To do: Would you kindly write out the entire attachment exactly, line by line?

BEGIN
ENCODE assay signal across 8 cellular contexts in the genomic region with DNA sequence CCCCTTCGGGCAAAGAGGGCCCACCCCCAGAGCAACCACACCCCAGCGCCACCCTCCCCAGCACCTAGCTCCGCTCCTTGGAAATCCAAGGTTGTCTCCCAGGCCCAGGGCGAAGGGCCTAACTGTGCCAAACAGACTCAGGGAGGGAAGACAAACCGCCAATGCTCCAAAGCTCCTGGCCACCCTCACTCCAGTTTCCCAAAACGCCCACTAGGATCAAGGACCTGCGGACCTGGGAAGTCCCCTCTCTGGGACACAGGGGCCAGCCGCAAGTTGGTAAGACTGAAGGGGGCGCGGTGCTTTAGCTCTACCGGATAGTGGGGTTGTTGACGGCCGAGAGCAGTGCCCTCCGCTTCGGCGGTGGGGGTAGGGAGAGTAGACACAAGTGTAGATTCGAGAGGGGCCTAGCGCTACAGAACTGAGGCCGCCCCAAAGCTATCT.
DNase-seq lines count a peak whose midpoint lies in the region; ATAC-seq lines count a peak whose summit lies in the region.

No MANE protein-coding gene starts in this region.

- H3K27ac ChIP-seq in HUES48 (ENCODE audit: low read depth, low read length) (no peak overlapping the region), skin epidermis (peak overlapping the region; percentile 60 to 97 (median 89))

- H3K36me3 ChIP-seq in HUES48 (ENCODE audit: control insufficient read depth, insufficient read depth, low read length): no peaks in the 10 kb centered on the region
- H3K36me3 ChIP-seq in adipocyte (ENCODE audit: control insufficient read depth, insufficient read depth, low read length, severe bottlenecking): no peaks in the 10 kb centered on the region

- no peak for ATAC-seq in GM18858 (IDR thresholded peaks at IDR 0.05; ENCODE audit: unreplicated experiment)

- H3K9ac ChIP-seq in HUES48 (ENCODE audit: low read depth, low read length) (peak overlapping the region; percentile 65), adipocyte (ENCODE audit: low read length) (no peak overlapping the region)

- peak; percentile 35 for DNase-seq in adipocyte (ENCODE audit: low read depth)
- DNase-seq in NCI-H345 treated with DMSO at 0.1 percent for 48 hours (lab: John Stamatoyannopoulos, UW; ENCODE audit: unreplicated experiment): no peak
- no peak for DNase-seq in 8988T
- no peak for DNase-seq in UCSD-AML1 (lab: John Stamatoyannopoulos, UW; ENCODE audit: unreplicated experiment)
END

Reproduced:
ENCODE assay signal across 8 cellular contexts in the genomic region with DNA sequence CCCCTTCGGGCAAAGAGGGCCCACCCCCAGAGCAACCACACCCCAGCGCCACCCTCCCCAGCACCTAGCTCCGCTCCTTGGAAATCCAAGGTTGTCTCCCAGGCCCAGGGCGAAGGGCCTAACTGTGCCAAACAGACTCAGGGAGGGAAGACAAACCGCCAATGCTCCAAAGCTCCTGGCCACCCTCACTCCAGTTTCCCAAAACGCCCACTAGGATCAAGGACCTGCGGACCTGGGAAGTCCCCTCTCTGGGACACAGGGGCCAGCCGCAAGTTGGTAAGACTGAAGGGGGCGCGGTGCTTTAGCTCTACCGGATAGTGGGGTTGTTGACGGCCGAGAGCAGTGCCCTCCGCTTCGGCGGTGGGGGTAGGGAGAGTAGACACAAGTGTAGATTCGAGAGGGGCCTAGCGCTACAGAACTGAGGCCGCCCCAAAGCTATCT.
DNase-seq lines count a peak whose midpoint lies in the region; ATAC-seq lines count a peak whose summit lies in the region.

No MANE protein-coding gene starts in this region.

- H3K27ac ChIP-seq in HUES48 (ENCODE audit: low read depth, low read length) (no peak overlapping the region), skin epidermis (peak overlapping the region; percentile 60 to 97 (median 89))

- H3K36me3 ChIP-seq in HUES48 (ENCODE audit: control insufficient read depth, insufficient read depth, low read length): no peaks in the 10 kb centered on the region
- H3K36me3 ChIP-seq in adipocyte (ENCODE audit: control insufficient read depth, insufficient read depth, low read length, severe bottlenecking): no peaks in the 10 kb centered on the region

- no peak for ATAC-seq in GM18858 (IDR thresholded peaks at IDR 0.05; ENCODE audit: unreplicated experiment)

- H3K9ac ChIP-seq in HUES48 (ENCODE audit: low read depth, low read length) (peak overlapping the region; percentile 65), adipocyte (ENCODE audit: low read length) (no peak overlapping the region)

- peak; percentile 35 for DNase-seq in adipocyte (ENCODE audit: low read depth)
- DNase-seq in NCI-H345 treated with DMSO at 0.1 percent for 48 hours (lab: John Stamatoyannopoulos, UW; ENCODE audit: unreplicated experiment): no peak
- no peak for DNase-seq in 8988T
- no peak for DNase-seq in UCSD-AML1 (lab: John Stamatoyannopoulos, UW; ENCODE audit: unreplicated experiment)